Let’s overlook these species’ differences, though, and collectively focus on two of their similarities, behavior and temperature range. False albacore and Atlantic bonito can be caught in water temps from about 58 to 80 degrees, but aggressively chase down their prey between 67 and 73 degrees. To subdue them, any shiny type of lure like a Deadly Dick, Hopkins or epoxy style jig will work. This not only matches the hatch in prey they’re likely seeking, but it catches their eye. Also, such lures are durable against the bonito’s teeth and either species’ strike impact. Just be sure to keep the interest of these fish by reeling fast. After all, evolution refined them to live in the fast lane.
Striped bass start being more active around 45 degrees and remain so into the low 70s. The zone in which stripers are most active, and most likely to find them blitzing on live bait or plugs, would be from about 55 to 62 degrees. Toward the ends of this range, bass usually prefer stationary baits, like worms, clams, crabs, and chunks. Near the higher end of their temperature range crabs can work well. Worms and clams work particularly well on the colder end of the temp spectrum. This is not just because they are stationary and require little energy expenditure to consume, but likely too because the soft tissue is easily digested.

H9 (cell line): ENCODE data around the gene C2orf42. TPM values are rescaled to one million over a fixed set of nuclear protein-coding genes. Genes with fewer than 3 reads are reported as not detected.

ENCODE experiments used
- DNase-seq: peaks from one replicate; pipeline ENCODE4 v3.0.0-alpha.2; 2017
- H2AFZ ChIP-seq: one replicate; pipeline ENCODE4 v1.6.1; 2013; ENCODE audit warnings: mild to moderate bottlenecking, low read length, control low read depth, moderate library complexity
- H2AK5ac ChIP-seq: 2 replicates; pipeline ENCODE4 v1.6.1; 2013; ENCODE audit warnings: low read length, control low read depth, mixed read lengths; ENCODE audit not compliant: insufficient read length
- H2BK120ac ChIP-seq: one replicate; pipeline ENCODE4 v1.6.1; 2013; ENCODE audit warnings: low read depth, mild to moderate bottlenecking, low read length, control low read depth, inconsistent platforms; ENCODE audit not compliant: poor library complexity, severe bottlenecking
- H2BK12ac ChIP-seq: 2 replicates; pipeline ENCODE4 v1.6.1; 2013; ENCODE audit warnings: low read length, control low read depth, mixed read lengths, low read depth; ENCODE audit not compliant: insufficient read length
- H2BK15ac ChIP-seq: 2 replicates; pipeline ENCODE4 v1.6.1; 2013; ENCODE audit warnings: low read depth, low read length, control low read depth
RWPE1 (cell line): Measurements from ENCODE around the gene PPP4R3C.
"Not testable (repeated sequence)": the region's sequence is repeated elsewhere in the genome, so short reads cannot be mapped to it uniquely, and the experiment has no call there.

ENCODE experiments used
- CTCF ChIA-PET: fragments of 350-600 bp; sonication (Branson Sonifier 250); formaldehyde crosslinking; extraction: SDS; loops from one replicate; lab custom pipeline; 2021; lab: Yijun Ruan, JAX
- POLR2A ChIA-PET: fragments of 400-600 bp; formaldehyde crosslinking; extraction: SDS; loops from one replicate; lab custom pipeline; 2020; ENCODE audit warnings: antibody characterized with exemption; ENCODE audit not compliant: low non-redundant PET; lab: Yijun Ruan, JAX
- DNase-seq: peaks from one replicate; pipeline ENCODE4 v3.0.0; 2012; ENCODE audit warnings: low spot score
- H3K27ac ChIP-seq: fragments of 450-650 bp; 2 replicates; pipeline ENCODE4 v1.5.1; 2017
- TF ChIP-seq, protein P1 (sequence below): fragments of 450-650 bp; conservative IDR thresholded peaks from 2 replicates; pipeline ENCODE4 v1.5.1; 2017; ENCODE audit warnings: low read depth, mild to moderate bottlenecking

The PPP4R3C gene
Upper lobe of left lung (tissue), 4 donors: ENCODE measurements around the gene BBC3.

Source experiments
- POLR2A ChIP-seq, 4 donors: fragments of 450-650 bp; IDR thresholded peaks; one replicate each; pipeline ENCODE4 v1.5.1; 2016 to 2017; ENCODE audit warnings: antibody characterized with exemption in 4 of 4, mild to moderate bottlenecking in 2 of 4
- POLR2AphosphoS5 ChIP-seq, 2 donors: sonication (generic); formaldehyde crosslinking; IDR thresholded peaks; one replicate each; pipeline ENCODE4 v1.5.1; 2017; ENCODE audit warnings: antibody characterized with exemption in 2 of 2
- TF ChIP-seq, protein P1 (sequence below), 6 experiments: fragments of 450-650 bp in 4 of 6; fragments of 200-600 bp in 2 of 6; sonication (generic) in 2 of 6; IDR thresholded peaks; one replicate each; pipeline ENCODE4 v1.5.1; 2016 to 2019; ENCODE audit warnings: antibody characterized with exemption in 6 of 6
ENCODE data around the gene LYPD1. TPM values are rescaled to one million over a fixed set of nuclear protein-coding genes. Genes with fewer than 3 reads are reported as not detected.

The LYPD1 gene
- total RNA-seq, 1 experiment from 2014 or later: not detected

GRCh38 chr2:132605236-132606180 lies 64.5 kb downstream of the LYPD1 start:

An obvious exception to these principles would be pre-spawn cow stripers, high on hormones, feeding well below their predicted temperature range on herring and shad.
Bluefish are normally and justifiably thought as the eating machines. Unlike the energy-optimizing ambush tactics employed by the others, bluefish more actively hunt their prey. This does not mean they act the same across their entire temperature range, which is about 50 to 84 degrees. Toward the extremes of that range they can be more picky, sluggish, and lower in the water column. Some of the first cold-water bluefish to be caught each season at the southern end of The Fisherman’s readership range (i.e. Jersey Shore and Delaware coast) are taken on stationary chunks or jigs worked slowly along the bottom of inlet water columns.
From about 64 to 72 degrees is the bluefish sweet zone, where they behave like piranha of the ocean. In these temps, they are liable to hit a tin can with a hook. When blues are more active, it is most important that an angler take caution, using pliers to avoid the gnashing teeth.
Summer flounder or fluke have a more narrow temperature range than the previous species, generally caught in temperatures ranging between 56 and 72 degrees, with their peak activity occurring in the 62- to 66-degree water temps. Live killies, squid strips, or variations of Gulp and Fishbites are often the best for enticing them. To do so effectively, an angler must cover the bottom with their offering due to the fact that fluke are primarily ambush predators. From bulkheads, piers, and other shore-based positions, one can cover ground with their offering by walking their rigs.